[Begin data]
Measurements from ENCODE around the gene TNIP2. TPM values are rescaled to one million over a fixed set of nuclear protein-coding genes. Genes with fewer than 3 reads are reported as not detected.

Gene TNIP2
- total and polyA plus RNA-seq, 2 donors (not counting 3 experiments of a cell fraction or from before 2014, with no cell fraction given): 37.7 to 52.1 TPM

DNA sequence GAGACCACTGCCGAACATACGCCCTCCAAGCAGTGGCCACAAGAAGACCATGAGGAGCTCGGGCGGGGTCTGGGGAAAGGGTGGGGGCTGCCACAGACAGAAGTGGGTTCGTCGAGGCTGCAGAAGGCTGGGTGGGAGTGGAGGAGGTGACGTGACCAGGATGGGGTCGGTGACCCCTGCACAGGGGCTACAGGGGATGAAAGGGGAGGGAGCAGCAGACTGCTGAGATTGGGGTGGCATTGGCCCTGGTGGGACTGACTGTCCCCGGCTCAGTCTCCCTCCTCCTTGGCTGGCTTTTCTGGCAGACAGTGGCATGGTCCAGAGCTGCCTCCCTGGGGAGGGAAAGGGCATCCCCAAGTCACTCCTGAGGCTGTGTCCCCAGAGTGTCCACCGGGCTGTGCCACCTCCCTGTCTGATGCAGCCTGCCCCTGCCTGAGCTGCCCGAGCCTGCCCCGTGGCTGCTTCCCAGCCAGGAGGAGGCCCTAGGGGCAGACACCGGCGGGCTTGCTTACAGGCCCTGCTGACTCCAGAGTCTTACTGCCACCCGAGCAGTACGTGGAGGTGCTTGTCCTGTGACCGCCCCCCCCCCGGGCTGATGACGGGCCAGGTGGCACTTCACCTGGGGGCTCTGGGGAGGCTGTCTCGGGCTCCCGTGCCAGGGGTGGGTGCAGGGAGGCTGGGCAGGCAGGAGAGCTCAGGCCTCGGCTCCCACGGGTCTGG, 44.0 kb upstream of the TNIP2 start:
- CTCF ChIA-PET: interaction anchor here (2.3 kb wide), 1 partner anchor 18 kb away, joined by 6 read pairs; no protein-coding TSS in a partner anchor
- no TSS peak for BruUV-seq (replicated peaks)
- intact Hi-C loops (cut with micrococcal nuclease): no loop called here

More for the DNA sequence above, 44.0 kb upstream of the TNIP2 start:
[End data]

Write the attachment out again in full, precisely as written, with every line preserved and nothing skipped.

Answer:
Measurements from ENCODE around the gene TNIP2. TPM values are rescaled to one million over a fixed set of nuclear protein-coding genes. Genes with fewer than 3 reads are reported as not detected.

Gene TNIP2
- total and polyA plus RNA-seq, 2 donors (not counting 3 experiments of a cell fraction or from before 2014, with no cell fraction given): 37.7 to 52.1 TPM

DNA sequence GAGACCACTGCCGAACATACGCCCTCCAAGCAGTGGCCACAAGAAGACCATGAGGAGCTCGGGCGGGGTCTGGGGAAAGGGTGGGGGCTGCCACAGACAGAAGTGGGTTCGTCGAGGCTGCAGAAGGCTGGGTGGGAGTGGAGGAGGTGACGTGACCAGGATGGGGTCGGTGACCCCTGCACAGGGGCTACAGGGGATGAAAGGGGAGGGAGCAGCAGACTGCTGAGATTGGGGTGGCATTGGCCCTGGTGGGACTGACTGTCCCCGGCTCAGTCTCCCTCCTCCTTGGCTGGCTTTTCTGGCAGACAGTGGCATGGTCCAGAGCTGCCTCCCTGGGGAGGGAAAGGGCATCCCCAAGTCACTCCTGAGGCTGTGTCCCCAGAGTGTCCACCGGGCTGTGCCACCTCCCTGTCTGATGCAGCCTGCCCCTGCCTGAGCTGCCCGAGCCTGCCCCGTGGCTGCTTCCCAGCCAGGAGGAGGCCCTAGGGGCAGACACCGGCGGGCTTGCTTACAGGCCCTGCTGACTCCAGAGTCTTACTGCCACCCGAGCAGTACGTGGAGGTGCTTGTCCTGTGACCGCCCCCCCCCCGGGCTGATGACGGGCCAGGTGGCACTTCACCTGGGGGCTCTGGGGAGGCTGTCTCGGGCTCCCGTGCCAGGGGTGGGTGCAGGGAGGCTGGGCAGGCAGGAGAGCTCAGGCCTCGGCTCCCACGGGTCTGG, 44.0 kb upstream of the TNIP2 start:
- CTCF ChIA-PET: interaction anchor here (2.3 kb wide), 1 partner anchor 18 kb away, joined by 6 read pairs; no protein-coding TSS in a partner anchor
- no TSS peak for BruUV-seq (replicated peaks)
- intact Hi-C loops (cut with micrococcal nuclease): no loop called here

More for the DNA sequence above, 44.0 kb upstream of the TNIP2 start: